Food Fight

A newly unified “food movement” is poised to revolutionize the American diet

| September-October 2010

  • Food Fight Image

    Akiko Ida and Pierre Javelle /

  • Food Fight Image

This article is part of a series of articles on food and the American diet. For more, read In Praise of Fast Food , Waste Not, Want Not , The Rich Get Richer, the Poor Go Hungry , and The First Family’s Fallow Gardens . For more writing on food from the alternative press, visit .

It might sound odd to say this about something people deal with at least three times a day, but food in America has been more or less invisible, politically speaking, until very recently. At least until the early 1970s, when a bout of food price inflation and the appearance of books critical of industrial agriculture threatened to propel the subject to the top of the national agenda, Americans have not had to think very hard about where their food comes from, or what it is doing to the planet, their bodies, and their society.

The dream that the age-old “food problem” had been largely solved for most Americans was sustained by the tremendous postwar increases in the productivity of American farmers, made possible by cheap fossil fuel (the key ingredient in both chemical fertilizers and pesticides) and changes in agricultural policies that emphasized boosting yields of commodity crops (corn and soy especially) at any cost.

But although cheap food is good politics, it turns out there are significant costs—to the environment, to public health, to the public purse, even to the culture—and as these became impossible to ignore in recent years, food has come back into view. Beginning in 2001 with the publication of Eric Schlosser’s Fast Food Nation and, the following year, Marion Nestle’s Food Politics, the food journalism of the past decade has succeeded in making clear connections between the methods of industrial food production, agricultural policy, foodborne illness, childhood obesity, the decline of the family meal, and, notably, the decline of family income beginning in the 1970s.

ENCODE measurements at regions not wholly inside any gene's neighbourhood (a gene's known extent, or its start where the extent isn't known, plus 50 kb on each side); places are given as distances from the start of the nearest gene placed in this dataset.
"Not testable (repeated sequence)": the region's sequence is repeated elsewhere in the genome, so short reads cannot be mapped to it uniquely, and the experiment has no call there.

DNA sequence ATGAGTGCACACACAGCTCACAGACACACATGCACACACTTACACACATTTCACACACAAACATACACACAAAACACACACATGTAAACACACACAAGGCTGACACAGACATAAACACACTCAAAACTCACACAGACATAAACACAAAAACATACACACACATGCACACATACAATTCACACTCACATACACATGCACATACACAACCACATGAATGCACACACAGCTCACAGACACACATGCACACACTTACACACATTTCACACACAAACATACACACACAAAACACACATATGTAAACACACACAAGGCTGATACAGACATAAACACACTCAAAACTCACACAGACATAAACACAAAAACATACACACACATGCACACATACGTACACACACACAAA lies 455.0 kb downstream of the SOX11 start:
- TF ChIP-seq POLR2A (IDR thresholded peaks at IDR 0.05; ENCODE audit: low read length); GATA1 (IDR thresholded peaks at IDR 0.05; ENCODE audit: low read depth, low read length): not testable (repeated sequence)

Falling wages made fast food both cheap to produce and a welcome, if not indispensable, option for pinched and harried families. The picture of the food economy Schlosser painted resembles an upside-down version of the social compact sometimes referred to as “Fordism”: Instead of paying workers well enough to allow them to buy things like cars, as Henry Ford proposed to do, companies like Wal-Mart and McDonald’s pay their workers so poorly that they can afford only the cheap, low-quality food these companies sell.

Cheap food has become an indispensable pillar of the modern economy. But it is no longer an invisible or uncontested one. One of the most interesting social movements to emerge in the past few years is the “food movement,” or perhaps I should say “movements,” since it is unified as yet by little more than the recognition that industrial food production is in need of reform because its social/environmental/public health/animal welfare/gastronomic costs are too high.

10/8/2010 3:39:51 PM

The trouble with making the whole idea of cheap food wrong is that it means 'foodies' are necessarily not poor. It a jobless 'recovery' (ha, ha) people do need to spend less. They just need to know how to do get back to basics while taking advantage of things like a freezer, so we're not talking off-grid pioneer life. Just simple, mostly plant-based, real foods. Lynn Shwadchuck for a small footprint and a small grocery bill

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